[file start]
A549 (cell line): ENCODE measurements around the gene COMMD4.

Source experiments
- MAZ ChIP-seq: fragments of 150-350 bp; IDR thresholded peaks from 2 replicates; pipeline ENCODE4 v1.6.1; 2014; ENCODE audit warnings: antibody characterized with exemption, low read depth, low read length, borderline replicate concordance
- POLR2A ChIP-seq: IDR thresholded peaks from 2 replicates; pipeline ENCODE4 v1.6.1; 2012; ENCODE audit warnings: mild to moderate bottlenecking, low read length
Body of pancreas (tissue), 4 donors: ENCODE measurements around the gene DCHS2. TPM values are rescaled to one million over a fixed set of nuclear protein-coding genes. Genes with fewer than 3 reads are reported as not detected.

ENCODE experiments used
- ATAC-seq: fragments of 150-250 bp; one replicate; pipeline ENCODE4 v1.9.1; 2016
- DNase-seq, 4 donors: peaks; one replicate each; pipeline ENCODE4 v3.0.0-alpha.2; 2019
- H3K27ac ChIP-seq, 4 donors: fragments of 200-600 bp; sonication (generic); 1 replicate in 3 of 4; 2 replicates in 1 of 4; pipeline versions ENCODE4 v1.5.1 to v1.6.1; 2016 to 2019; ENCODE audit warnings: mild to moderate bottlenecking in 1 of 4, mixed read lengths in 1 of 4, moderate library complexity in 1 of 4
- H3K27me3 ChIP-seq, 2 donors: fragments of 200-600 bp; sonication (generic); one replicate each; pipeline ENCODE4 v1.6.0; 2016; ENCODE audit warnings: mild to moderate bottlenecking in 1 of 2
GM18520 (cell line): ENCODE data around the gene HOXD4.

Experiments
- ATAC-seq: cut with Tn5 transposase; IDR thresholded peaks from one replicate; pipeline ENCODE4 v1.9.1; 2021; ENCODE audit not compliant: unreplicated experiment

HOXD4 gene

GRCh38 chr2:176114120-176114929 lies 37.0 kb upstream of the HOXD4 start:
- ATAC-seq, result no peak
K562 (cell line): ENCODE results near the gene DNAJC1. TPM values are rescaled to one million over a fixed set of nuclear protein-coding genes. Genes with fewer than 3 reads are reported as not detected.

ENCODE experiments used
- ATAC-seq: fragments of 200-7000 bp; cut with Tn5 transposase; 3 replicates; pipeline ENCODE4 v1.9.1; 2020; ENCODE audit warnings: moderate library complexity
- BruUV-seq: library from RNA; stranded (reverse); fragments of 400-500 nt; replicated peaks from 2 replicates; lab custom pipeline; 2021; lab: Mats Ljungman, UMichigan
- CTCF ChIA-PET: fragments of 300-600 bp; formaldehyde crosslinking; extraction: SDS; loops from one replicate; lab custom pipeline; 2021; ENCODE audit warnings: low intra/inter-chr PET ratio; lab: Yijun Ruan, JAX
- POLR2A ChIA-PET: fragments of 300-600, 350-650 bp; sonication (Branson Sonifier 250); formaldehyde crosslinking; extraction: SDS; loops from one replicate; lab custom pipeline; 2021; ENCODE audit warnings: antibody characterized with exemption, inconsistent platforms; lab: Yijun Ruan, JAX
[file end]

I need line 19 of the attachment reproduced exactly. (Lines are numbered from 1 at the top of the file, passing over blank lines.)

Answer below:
- ATAC-seq: fragments of 200-7000 bp; cut with Tn5 transposase; 3 replicates; pipeline ENCODE4 v1.9.1; 2020; ENCODE audit warnings: moderate library complexity